Andrew Bynum feels sharp pain every time he runs or jumps and probably will all season

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We know when Andrew Bynum plays, and we know when he doesn’t.

Sometimes, it’s easy to evaluate Bynum’s health in those same binary terms.

Watching Bynum clearly reveals a combination of injury and rust have robbed him of his athleticism, but whether Bynum feels fine or not is a different story. He might feel well enough to play, but the rest is much grayer.

Jodie Valade of The Plain Dealer:

Any time Andrew Bynum runs up and down the court, he feels sharp pain in his knees. It’s not as bad as it was last season, when he didn’t play a single NBA game. It hurts most when he attempts to jump in any way or make any kind of explosive movement.

So he’s accepted that his game – for this season, at least, but maybe forever – will be limited to what he can accomplish from the space he takes up with his 7-foot, 285-pound frame.

“I’ll just stick to the floor,” Bynum said Monday. “Ground game. Position defense and position offense on the ground.”

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That’s why Bynum has considered retirement. How many of you would continue your job if its basic responsibilities caused sharp pain, especially if you’d already made enough money to live comfortably for the rest of your life?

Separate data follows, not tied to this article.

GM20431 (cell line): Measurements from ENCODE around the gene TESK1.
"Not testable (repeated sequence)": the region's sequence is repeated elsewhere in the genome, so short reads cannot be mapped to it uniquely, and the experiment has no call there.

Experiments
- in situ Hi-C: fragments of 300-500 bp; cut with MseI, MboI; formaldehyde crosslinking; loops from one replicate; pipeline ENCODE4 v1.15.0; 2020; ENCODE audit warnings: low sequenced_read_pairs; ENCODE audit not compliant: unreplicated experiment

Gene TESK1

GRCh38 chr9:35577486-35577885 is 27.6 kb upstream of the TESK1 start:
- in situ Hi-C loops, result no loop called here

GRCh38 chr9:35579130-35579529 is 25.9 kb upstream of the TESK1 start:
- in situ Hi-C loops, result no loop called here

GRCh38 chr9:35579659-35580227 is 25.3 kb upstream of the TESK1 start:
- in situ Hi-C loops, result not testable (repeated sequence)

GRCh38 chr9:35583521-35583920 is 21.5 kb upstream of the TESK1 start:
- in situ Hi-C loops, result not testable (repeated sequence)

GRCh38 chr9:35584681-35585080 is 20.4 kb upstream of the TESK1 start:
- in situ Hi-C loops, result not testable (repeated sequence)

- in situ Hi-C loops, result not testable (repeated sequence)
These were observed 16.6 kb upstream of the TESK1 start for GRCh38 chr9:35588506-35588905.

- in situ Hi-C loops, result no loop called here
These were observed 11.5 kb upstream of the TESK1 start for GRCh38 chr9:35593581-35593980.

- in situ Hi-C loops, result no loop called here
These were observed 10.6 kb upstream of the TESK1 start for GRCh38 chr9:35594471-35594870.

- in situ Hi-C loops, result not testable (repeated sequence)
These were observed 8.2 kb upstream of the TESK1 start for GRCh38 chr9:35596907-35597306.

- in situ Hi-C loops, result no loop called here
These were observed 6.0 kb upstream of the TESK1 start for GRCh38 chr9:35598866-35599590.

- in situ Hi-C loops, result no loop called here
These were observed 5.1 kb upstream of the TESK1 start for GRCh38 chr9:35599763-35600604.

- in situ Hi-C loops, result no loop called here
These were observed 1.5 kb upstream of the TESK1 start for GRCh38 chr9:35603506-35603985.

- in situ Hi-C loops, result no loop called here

Here’s why Bynum hasn’t retired, though: He’s adjusting reasonably well.

Bynum has made just 8-of-23 shots in the restricted area this season (34.8 percent), well down from the 68.0 percent he made previously in his career. But his 2-point shooting outside the restricted area is up from 38.4 percent to 43.9 percent.

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Defensively, Bynum has a career-high 5.8 block percentage. Cleveland’s opponents also shoot a little worse in the restricted area when Bynum is on the court. He can still jump a little to block shots, and he chooses his opportunities well.

But Bynum also camps out underneath the basket, because he lacks mobility. The Cavaliers’ opponents shoot considerably better in the paint but outside the restricted area when Bynum is on the court, and that partially explains why Cleveland’s defensive rating is worse with Bynum on the court.

To Bynum’s credit, it seems he’s making the most of his physical limitations.

How much is a physically limited Bynum worth, though?

The Cavaliers can waive Bynum by Jan. 7 and pay him just $6 million this season. There are other considerations besides how Bynum has produced so far – or even how he’ll produce the rest of this season. If he returns to peak form in 2014-15, though unlikely, Bynum would be a bargain at $12.54.